2. “Theology” and “doctrine” have become anathema to the new breed of “Christian” Mystics for whom the Bible is NOT the Word of God and who reject what doesn’t fit into their own particular “Christianity.” It is truly the last days. Thanks for clearly identifying the theological difficulties of the book.

  3. Amen, amen and amen. I read this book and felt sick over it the whole way through. The heart of the Gospel isn’t present. Christ’s work on the cross and His atoning sacrifice alone saves us. Not our thankfulness as she states in the first chapter. Voskamp’s sensually laced language in the last chapter turns Jesus into a High Prince rather than High Priest.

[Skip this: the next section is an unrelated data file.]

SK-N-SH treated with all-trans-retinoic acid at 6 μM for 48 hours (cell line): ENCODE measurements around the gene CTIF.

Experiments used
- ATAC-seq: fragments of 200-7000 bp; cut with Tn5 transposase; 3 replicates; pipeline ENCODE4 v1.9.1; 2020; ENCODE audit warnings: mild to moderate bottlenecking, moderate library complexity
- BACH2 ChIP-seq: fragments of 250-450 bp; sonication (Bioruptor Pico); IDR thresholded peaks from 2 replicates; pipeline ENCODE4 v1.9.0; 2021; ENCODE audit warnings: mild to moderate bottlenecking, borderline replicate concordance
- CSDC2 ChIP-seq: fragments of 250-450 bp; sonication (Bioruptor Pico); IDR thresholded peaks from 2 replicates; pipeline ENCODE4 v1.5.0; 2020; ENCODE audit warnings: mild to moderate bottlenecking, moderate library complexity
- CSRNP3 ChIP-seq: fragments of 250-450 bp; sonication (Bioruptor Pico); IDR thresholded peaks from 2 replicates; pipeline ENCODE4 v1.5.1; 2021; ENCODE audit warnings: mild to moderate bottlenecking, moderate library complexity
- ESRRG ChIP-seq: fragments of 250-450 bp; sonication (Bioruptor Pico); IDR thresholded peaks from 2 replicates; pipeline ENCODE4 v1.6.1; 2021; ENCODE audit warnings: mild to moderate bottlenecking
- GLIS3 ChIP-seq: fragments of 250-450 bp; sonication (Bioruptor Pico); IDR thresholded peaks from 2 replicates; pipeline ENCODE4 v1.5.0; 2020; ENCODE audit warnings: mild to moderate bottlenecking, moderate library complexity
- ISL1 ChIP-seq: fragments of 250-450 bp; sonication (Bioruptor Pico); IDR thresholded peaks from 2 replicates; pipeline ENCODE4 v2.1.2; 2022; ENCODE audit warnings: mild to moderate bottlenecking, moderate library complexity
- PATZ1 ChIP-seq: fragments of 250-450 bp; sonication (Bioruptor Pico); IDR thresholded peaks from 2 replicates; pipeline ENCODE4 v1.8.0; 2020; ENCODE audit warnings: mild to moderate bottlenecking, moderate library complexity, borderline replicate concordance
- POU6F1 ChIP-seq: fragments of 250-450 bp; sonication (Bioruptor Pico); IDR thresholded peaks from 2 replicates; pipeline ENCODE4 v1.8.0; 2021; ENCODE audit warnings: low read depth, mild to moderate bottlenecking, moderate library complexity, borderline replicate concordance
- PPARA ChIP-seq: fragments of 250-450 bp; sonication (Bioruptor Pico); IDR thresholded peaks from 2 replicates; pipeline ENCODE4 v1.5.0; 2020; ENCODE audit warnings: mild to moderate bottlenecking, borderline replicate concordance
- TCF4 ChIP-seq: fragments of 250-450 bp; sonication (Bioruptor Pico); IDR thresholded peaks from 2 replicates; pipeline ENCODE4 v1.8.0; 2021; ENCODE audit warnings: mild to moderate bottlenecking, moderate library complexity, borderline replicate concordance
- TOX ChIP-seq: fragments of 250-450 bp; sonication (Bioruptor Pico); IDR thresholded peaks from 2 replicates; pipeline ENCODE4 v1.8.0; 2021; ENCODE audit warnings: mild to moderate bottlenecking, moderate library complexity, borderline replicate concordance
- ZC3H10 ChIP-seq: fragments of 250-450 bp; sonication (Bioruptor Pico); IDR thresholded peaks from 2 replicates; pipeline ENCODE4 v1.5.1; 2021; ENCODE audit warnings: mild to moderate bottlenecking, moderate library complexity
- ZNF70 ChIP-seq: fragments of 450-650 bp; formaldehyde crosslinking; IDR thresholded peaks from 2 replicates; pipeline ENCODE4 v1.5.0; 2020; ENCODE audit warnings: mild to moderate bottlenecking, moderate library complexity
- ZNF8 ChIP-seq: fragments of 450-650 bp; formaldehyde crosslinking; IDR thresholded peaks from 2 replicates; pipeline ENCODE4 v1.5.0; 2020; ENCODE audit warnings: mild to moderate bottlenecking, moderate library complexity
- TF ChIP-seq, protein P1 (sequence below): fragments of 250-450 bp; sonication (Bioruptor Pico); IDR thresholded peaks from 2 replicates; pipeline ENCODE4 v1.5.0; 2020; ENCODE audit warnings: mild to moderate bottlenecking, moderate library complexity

4. I never heard of Ann Voskamp until a few days ago. As I read another blogger’s 1000 list, I liked the idea and asked to borrow it. She, in turn, credited Ann Voscamp and I googled her. Haven’t read her book so bear that in mind. However, I think some of the comments here are exactly what drive many people to look twice at the Christian religion. It’s not really Christian principles that people doubt. It is the inference that Christianity is a tiny box, that it boils down to one statement. You believe that or you’re out. Not just out from the Christian church but out from heaven and everlasting life. I think you are so very wrong as one “God” stands with open arms to all. Certainly not in a rigid, narrow manner but open to all people, regardless of the womb in which they were born…..and we all know beliefs begin in the womb. I trust God with all my heart and have faith in Jesus. I open and close each day with gratitude for all that is. And it is through this gratitude that I so easily connect and practice my personal relationship with God. God is so much bigger and awesome and omnipotent than splitting hairs on which comes first….gratitude or faith and other such matters of varying opinion. God made us thinking people and loves when we search and rejoices when our search leads to Him.